The Short-Term Assessment of Risk and Treatability (START) guides assessment of potential adverse outcomes. Assessment is recommended every 3 months but there is no evidence for this interval. We aimed to inform whether earlier reassessment was warranted. We collated START assessments for N = 217 adults in a secure mental health hospital, and subsequent aggressive, self-harm, self-neglect and victimization incidents. We used receiver operating characteristic analysis to assess predictive validity; survival function analysis to examine differences between low-, medium-, and high-risk groups; and hazard function analysis to determine the optimum interval for reassessment. The START predicted aggression and self-harm at 1, 2 and 3 months. At-risk individuals engaged in adverse outcomes earlier than low-risk patients. About half warranted reassessment before 3 months due to engagement in risk behaviour before that point despite a low-risk rating, or because of non-engagement by that point despite an elevated risk rating. Risk assessment should occur at appropriate intervals so that management strategies can be individually tailored. Assessment at 3-month intervals is supported by the evidence. START assessments should be revisited earlier if risk behaviours are not prevented; teams should constantly re-evaluate the need for restrictive practices.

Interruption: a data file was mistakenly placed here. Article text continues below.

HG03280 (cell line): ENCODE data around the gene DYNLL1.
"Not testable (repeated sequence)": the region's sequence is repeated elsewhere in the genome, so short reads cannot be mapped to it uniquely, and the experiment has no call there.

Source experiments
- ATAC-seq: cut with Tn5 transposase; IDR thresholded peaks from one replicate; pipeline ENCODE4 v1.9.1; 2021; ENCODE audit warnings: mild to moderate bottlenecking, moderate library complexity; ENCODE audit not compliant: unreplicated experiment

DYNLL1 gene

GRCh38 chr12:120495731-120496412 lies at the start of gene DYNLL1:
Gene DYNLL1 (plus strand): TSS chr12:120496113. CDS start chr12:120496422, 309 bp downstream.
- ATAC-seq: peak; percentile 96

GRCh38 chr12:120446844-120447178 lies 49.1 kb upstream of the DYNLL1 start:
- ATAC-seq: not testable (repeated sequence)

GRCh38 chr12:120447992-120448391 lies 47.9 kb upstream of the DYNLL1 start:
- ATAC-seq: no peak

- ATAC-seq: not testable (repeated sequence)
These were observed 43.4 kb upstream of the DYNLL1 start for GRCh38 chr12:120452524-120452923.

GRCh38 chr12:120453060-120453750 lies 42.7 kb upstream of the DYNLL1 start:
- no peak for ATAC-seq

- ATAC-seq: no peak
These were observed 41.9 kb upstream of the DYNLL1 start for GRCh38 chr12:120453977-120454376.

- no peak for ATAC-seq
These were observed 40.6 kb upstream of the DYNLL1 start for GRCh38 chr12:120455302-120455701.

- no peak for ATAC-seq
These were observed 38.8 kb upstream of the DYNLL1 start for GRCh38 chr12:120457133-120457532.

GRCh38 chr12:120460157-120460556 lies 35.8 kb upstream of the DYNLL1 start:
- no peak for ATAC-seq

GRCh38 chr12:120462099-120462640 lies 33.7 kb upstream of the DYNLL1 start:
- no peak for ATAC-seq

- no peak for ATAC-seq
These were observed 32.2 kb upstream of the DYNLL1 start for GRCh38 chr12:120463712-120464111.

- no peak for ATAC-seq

Dickens, G. L., & O’Shea, L. E. (2015). How short should short-term risk assessment be? Determining the optimum interval for START reassessment in a secure mental health service. Journal of Psychiatric and Mental Health Nursing, 22(6), 397-406. https://doi.org/10.1111/jpm.12232